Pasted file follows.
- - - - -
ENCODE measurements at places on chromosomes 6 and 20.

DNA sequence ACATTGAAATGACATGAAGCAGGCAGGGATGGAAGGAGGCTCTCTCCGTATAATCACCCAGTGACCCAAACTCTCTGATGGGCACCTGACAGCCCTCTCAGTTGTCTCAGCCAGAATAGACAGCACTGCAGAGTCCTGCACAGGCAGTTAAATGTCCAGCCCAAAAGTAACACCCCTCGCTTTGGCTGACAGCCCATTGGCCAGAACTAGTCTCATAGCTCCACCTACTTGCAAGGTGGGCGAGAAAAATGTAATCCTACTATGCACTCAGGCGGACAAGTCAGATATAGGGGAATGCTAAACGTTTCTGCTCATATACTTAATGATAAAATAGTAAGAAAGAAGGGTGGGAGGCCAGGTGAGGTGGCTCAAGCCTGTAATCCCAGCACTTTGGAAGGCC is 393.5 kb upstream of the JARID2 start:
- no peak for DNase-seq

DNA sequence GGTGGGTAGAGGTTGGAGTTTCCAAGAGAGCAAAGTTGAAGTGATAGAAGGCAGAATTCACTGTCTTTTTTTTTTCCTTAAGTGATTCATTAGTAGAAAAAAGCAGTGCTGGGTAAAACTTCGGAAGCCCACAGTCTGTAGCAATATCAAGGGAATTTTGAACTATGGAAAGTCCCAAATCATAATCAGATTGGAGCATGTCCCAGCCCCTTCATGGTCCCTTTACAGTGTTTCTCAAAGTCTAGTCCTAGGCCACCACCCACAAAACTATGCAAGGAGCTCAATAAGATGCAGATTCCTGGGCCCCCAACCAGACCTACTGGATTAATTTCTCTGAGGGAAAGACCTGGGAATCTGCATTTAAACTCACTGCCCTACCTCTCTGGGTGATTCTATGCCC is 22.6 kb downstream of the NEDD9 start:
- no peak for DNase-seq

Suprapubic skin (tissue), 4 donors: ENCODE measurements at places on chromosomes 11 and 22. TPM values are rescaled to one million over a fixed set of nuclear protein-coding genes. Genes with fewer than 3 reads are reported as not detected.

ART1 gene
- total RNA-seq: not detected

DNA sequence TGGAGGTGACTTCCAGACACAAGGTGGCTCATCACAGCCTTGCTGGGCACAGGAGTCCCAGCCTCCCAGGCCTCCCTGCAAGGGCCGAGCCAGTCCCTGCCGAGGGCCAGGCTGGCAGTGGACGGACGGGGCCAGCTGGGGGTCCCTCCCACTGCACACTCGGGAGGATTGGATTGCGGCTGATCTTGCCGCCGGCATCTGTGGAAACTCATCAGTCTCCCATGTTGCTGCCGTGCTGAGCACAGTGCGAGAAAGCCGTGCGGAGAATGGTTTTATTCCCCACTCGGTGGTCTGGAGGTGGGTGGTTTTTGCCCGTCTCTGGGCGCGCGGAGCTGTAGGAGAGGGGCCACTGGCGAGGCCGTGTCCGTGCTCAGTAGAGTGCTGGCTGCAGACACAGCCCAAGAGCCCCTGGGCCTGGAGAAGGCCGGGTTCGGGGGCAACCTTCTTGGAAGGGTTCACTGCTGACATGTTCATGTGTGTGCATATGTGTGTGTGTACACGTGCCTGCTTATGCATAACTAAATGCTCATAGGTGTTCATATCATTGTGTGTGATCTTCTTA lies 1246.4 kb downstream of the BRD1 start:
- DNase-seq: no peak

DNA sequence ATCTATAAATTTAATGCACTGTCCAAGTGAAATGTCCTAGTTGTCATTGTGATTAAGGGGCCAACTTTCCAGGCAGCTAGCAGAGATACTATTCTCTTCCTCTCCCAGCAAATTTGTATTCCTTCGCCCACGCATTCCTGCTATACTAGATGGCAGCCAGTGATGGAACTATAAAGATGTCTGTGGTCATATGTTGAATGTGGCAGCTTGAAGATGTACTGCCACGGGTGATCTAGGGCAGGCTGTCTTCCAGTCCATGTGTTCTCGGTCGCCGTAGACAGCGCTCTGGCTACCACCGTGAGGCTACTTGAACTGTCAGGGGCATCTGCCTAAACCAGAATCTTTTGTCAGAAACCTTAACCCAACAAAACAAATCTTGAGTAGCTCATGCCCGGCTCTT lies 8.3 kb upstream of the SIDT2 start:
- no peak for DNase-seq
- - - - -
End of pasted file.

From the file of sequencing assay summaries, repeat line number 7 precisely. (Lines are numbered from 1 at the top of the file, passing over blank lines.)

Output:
ART1 gene